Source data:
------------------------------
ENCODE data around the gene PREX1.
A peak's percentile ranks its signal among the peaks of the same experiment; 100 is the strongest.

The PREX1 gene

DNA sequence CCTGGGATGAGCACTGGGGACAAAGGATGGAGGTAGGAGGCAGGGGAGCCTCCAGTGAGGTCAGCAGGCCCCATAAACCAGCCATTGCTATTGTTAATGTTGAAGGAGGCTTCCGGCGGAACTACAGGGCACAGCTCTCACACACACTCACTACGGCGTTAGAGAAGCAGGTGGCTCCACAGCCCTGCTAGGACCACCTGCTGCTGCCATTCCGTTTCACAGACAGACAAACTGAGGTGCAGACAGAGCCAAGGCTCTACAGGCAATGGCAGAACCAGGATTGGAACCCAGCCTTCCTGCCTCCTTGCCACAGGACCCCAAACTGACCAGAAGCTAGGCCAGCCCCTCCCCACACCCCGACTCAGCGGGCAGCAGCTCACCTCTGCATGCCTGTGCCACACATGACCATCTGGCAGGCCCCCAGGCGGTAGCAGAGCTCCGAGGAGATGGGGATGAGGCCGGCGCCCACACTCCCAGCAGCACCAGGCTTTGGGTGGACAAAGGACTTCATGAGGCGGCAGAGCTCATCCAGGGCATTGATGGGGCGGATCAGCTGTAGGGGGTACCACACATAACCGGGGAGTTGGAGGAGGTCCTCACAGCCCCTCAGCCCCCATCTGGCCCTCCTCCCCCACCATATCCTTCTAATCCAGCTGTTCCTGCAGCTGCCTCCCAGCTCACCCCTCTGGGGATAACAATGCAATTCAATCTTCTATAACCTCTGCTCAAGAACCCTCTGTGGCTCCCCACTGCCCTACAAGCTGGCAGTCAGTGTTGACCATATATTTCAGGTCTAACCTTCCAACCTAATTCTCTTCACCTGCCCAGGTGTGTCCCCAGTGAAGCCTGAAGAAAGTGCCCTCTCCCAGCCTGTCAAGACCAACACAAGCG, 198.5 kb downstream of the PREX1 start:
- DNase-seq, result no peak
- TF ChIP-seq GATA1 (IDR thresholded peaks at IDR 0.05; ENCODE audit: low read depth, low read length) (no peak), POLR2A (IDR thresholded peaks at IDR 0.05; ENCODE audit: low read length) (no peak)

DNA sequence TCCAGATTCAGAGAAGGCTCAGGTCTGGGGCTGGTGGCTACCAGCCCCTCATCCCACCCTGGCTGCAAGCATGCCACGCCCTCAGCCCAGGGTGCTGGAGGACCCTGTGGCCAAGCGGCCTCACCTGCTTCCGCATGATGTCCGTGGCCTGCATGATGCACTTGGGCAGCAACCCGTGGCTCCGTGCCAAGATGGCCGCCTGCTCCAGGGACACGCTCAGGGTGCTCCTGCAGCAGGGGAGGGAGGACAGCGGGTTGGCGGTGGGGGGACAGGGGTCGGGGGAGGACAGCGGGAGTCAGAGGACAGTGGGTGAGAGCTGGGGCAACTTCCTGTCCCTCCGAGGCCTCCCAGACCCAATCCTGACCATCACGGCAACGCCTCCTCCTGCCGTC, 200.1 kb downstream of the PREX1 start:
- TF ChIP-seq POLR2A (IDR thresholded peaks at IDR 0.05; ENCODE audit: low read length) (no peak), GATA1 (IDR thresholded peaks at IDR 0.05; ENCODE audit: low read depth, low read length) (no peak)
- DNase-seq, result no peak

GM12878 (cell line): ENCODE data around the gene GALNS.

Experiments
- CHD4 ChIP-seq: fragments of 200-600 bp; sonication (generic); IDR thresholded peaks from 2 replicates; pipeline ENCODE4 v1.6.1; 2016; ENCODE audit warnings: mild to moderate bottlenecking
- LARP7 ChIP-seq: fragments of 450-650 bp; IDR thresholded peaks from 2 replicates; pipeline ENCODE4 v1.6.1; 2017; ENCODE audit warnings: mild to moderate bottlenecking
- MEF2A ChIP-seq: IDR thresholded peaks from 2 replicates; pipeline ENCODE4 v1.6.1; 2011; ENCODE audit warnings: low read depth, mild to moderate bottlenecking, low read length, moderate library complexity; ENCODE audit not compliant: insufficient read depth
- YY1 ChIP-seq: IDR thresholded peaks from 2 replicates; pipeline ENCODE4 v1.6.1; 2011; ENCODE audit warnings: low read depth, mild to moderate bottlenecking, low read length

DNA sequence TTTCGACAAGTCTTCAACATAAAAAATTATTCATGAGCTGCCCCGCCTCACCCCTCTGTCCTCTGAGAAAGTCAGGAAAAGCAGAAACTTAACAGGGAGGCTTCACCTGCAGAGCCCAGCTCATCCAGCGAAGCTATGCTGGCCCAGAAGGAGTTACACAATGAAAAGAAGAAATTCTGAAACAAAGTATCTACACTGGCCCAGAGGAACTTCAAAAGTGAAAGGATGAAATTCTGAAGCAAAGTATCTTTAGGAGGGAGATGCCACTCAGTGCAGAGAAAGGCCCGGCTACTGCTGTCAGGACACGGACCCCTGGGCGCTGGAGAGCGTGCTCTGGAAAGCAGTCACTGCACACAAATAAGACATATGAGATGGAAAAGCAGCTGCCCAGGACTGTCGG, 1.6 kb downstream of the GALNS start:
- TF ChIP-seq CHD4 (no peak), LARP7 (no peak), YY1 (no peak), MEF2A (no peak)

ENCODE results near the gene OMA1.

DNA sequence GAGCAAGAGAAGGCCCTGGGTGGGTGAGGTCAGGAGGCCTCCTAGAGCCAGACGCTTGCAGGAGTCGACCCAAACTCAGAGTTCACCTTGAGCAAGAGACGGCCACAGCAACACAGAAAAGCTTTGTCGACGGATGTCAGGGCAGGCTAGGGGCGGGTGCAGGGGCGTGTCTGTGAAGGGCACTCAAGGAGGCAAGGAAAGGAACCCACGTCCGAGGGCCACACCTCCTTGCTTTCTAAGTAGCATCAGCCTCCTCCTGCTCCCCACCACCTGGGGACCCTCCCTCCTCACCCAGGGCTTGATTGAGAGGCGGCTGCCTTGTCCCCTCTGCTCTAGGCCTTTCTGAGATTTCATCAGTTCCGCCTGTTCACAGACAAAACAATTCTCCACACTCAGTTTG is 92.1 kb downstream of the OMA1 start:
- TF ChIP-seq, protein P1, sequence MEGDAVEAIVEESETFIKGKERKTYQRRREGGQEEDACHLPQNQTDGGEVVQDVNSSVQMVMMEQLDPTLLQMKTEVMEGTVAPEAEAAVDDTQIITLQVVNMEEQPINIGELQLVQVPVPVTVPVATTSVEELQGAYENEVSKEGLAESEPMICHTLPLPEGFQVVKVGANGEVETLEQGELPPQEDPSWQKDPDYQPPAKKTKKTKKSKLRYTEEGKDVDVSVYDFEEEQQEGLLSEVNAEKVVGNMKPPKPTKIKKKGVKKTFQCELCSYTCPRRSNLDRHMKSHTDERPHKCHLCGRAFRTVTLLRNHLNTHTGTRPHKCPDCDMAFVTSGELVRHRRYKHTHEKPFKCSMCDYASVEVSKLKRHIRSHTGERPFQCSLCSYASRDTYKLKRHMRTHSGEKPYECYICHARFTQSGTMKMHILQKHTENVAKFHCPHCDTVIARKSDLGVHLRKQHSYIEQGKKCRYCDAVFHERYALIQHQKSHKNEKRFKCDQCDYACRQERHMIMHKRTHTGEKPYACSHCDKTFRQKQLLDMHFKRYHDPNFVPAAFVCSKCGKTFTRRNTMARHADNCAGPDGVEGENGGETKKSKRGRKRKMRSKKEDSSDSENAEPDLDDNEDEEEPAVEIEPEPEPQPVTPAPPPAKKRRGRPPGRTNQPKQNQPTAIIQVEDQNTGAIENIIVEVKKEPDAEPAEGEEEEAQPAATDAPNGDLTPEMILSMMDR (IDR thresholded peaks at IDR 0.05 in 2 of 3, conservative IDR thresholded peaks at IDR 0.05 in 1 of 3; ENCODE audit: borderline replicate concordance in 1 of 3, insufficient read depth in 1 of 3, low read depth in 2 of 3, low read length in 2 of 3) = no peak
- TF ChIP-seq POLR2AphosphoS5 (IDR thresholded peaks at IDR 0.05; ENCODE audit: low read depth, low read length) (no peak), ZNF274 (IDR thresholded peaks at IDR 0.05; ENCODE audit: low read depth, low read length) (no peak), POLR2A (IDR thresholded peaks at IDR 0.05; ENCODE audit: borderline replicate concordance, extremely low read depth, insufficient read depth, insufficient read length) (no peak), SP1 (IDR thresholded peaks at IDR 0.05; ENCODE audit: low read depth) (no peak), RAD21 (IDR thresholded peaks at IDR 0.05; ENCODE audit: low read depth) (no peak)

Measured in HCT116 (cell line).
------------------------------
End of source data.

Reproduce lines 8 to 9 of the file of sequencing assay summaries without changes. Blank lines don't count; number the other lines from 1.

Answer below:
- TF ChIP-seq POLR2A (IDR thresholded peaks at IDR 0.05; ENCODE audit: low read length) (no peak), GATA1 (IDR thresholded peaks at IDR 0.05; ENCODE audit: low read depth, low read length) (no peak)
- DNase-seq, result no peak